Friday, October 31, 2008

Les Carabiniers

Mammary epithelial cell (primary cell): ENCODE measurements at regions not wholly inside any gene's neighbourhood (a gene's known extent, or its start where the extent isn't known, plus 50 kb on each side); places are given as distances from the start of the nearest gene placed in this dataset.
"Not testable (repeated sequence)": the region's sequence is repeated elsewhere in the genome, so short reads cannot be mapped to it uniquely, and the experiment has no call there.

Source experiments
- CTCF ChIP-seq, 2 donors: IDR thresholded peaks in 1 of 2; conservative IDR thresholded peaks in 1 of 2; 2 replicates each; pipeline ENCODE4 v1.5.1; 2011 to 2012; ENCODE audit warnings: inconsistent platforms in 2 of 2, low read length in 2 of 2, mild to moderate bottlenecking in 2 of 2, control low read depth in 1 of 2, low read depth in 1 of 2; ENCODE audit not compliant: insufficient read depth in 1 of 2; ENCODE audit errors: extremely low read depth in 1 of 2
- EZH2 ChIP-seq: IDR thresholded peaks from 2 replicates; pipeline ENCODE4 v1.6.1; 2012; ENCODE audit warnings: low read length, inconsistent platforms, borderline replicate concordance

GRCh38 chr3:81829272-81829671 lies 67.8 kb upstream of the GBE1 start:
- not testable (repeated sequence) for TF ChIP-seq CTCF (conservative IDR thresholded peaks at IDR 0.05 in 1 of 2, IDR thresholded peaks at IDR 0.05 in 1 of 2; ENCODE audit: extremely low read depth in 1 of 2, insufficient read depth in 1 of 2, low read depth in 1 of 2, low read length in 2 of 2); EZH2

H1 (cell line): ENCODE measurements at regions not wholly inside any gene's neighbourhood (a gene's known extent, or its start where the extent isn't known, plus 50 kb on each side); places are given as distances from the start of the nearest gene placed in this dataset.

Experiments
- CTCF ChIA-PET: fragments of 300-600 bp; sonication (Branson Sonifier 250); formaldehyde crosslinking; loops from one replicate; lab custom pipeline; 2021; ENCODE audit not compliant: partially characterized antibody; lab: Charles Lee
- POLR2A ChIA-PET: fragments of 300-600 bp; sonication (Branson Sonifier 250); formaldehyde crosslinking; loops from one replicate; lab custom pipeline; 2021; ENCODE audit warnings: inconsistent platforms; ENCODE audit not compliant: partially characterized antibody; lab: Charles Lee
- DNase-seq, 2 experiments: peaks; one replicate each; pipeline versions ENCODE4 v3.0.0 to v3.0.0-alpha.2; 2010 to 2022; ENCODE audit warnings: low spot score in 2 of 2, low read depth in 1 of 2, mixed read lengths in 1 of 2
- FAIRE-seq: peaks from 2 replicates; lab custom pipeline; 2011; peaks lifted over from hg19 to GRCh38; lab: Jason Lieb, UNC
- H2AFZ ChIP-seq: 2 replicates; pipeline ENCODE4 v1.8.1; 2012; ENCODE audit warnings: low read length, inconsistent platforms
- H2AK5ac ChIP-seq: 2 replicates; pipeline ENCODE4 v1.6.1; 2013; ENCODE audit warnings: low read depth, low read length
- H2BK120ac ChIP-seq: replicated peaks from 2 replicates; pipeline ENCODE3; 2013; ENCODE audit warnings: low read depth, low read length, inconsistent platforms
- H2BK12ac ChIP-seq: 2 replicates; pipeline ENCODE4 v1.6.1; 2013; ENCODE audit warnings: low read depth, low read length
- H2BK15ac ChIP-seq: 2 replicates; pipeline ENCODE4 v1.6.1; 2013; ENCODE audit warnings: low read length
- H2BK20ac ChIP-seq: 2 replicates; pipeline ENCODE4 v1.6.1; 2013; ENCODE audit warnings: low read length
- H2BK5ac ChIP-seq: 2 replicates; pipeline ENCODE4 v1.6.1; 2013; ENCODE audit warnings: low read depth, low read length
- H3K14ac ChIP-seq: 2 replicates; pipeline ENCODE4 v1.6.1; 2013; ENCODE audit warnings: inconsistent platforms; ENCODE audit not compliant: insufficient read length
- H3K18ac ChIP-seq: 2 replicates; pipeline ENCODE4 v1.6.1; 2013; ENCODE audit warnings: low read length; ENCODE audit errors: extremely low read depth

Despite its political convolution, Godard's 1963 film Les Carabiniers (The Riflemen) is a movement toward the politics of war, and more specifically that of the conquest (which relates obliquely to our present predicament of Globalization). What stands out most is the secondary relationship between the various techniques and themes of the film to that of the work of Nietzsche (specifically ideas surrounding the will to power and the eternal return). The film works through various simulations. Take, for instance, that of the social figures whom are called upon by some higher force, the government or, in this case, the king. The two men, or riflemen, Ulysses and Michelangelo become docile figures in a game of conquest. They are mesmerized into the atrocities of subjugation via social and political illusions. But where does the grandeur of these illusions come from? The two men find more Passion in these illusive possessions (monuments, vehicles, women, animals, etc) than they have for the innocents of whom they selflessly massacre. Dare I say that Godard is suggesting that we are living in a world of sycophants? God is dead. We have replaced god with two complicit illusions: objects wearing opulent masks, i.e. powerful objects of illusion, and supposed higher-values of humanity, in other words subservience to the word of the King, of the government, to law. Godard works further on the theme of simulation from the stand point of the image. In the end, these dupes, these "higher men," are in visible possession of their illusions, they possess the simulacral content of their desired objects, images, or imagined figures (it is all something, something other than the actual object, only virtually connected to the actual object... perhaps an imprint). This is reflexive of the process that leads them to their desires in the first place, they desire their illusions through the illusions of their milieu. For this is what Nietzsche is talking about when he describes nihilism. After the death of God, Nietzsche explains that the "higher man" finds himself in a position to react; this reaction is only an affirmation of the products of nihilism. Negation and reaction prevent the One from becoming the multiple, a multiplicity of heterogeneity. Instead, we follow the one, the King, that is responsible for our milieu. This reactionary position leads to a vicious cycle of circulation and thwarts any action from flowing through life as it is. There is a blockage, transmutation cannot and will not exist if we succumb to the illusion, if we follow the King's hegemonical homogeneity. Our identities are byproducts of this blockage, our being is simple, it reacts and negates. Thus the potential for creation is lost. Instead, we, like the two riflemen, bask and bath in the illusion of the image, an unthinking process then tends toward this repetitive circulation of signs and desires. Such that these atrocious desires, these illusions, lead the two men to rank human relations with an inferiority (and, thus, primacy to these given objects of desire, illusions). The film moves us into thought, indirectly addressing this need to reestablish a connection with Dionysus, with creation and compassion. The will to power, as Deleuze reads it, is about a reciprocity and affirmation between the forces of the multitude, to simultaneously command and obey. The strength of affirmation, of creative potential, is nil in the face of the many reactive forces that internally subtract from such actions in all directions. It stifles our ability to become, and thus repudiates multiplicity ("practical joy of the diverse"). It is thus the One that prevails. Like in Les Carabiniers, we visualize the many in regards to the One -- the being that is made up of one, a Higher value -- that of the King's word. His word, his illusion engulfs these civilians whole, it is a contagion, and if you are not one then you are the enemy; and, furthermore, if you are the enemy then you are dead. This is total negation. Although Godard does not necessarily directly imply action, or revolution for that matter, by essence of what he shows and how he shows it, the invisible call for action (the force toward thought) is there. And, as his work progresses we can see this tendency toward action becomes more and more forthright and explicit.

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